An earthquake of 7.1 magnitudes hit Kermadec Island north of New Zealand during the early hours of Thursday giving warnings of the Tsunami.
The United States Geological Survey estimated that the quake hit at a depth of 10 km, disgorging waves that could be measured within 300 kilometers from the epicenter.
Although the US Tsunami Warning System issued a tsunami warning for nearby places, New Zealand’s Bureau of Meteorology later cleared through its official Twitter handle that there was no such tsunami threat.
According to reports, the earthquake hit Kermadec Island, and prone to earthquakes. It is located on the boundary of the world's two major tectonic plates, namely, the Pacific and the Australian plates. These plates collide with huge force, causing one to slowly grind over, under and alongside the other.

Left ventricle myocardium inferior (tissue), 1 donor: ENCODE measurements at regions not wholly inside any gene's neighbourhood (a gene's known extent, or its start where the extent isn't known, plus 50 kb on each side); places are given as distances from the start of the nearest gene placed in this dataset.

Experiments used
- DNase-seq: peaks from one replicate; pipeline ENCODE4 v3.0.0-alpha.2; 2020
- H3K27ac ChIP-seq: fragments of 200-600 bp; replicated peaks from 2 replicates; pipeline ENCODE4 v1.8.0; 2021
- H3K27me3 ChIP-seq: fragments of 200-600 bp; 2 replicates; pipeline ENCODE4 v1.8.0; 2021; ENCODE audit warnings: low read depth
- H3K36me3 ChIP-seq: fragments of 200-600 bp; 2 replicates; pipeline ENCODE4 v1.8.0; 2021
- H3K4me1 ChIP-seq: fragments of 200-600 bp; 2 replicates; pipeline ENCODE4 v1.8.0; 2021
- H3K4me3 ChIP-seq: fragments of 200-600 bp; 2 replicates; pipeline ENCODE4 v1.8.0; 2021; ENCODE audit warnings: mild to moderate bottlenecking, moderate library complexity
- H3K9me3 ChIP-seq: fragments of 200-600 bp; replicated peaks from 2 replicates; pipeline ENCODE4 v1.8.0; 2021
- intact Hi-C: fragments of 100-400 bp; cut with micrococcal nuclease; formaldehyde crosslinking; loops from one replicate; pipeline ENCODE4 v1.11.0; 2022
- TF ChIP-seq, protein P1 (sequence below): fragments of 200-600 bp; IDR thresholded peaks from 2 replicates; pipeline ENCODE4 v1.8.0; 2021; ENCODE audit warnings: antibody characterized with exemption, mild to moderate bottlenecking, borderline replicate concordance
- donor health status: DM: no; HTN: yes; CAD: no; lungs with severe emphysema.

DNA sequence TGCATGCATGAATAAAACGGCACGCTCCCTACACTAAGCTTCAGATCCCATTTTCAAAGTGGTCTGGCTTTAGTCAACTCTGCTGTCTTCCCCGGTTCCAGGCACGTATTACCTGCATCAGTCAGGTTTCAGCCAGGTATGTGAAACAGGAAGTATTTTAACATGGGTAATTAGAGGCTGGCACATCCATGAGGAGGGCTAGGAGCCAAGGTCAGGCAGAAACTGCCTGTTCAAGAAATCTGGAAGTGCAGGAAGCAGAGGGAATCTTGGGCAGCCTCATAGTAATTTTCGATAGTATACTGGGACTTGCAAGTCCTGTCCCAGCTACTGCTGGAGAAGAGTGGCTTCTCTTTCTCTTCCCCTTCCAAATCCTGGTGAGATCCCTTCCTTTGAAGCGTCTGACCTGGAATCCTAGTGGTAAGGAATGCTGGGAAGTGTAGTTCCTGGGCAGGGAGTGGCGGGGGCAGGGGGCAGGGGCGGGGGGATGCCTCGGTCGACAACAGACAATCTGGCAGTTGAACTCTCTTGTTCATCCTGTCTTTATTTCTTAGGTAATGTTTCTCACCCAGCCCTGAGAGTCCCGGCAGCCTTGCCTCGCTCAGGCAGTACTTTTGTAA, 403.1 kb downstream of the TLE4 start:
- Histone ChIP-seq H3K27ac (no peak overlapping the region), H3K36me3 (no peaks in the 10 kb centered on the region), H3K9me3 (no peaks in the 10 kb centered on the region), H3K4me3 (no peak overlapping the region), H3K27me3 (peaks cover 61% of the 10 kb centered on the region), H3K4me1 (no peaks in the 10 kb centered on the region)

Earlier, in February, a 6.1 magnitude earthquake jolted Wellington. At that time, the earthquake's epicenter was 50 km from the town of Paraparaumu.
Regular earthquakes are the result of a seismically active "Ring of Fire."
New Zealand lays a 40-000-km arc of volcanoes and ocean trenches girdling the Pacific Ocean. New Zealand observes thousands of earthquakes every year.